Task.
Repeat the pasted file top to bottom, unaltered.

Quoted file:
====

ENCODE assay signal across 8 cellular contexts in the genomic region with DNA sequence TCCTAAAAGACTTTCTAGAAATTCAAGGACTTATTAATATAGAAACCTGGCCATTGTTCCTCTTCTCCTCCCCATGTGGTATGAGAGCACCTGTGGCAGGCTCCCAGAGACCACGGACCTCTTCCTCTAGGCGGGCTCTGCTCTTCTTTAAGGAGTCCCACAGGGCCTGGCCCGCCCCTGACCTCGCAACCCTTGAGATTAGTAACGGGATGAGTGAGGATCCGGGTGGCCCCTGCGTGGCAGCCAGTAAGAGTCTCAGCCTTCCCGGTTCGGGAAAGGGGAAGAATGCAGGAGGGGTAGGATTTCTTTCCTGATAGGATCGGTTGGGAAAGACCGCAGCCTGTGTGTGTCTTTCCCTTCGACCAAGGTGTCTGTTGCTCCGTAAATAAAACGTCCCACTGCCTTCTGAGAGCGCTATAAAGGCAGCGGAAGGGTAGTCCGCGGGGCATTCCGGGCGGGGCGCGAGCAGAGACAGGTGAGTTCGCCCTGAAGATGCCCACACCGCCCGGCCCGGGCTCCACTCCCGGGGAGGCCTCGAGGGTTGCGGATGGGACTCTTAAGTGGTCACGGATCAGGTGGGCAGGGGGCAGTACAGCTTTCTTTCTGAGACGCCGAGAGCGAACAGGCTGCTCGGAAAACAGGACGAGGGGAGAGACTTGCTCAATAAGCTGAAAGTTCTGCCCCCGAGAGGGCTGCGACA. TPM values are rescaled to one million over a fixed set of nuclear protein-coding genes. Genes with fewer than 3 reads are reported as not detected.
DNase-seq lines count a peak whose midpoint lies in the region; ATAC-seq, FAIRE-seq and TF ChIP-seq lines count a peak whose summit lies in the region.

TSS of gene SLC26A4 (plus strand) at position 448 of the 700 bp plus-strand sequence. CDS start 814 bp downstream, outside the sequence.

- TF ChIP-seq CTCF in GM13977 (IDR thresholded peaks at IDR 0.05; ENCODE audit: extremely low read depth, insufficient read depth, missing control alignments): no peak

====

ENCODE assay signal across 8 cellular contexts in the genomic region with DNA sequence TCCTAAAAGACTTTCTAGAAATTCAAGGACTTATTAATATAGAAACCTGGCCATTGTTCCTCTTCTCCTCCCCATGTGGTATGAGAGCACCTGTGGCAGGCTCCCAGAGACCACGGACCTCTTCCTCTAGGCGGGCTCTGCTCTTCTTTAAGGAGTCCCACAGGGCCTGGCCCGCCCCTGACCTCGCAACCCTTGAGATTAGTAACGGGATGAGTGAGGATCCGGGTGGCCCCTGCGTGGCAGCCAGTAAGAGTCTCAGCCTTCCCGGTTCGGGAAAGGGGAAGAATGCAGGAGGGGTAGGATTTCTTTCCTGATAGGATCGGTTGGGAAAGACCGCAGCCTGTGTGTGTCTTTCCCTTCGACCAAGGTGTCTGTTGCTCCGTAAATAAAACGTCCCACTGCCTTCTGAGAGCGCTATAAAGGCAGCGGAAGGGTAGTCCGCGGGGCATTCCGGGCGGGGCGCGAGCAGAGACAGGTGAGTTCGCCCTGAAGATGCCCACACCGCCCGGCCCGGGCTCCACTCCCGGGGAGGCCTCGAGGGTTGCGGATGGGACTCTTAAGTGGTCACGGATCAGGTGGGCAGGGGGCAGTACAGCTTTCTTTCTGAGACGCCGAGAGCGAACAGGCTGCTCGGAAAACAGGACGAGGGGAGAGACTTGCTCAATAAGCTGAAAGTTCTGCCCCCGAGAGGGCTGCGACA. TPM values are rescaled to one million over a fixed set of nuclear protein-coding genes. Genes with fewer than 3 reads are reported as not detected.
DNase-seq lines count a peak whose midpoint lies in the region; ATAC-seq, FAIRE-seq and TF ChIP-seq lines count a peak whose summit lies in the region.

TSS of gene SLC26A4 (plus strand) at position 448 of the 700 bp plus-strand sequence. CDS start 814 bp downstream, outside the sequence.

- TF ChIP-seq CTCF in GM13977 (IDR thresholded peaks at IDR 0.05; ENCODE audit: extremely low read depth, insufficient read depth, missing control alignments): no peak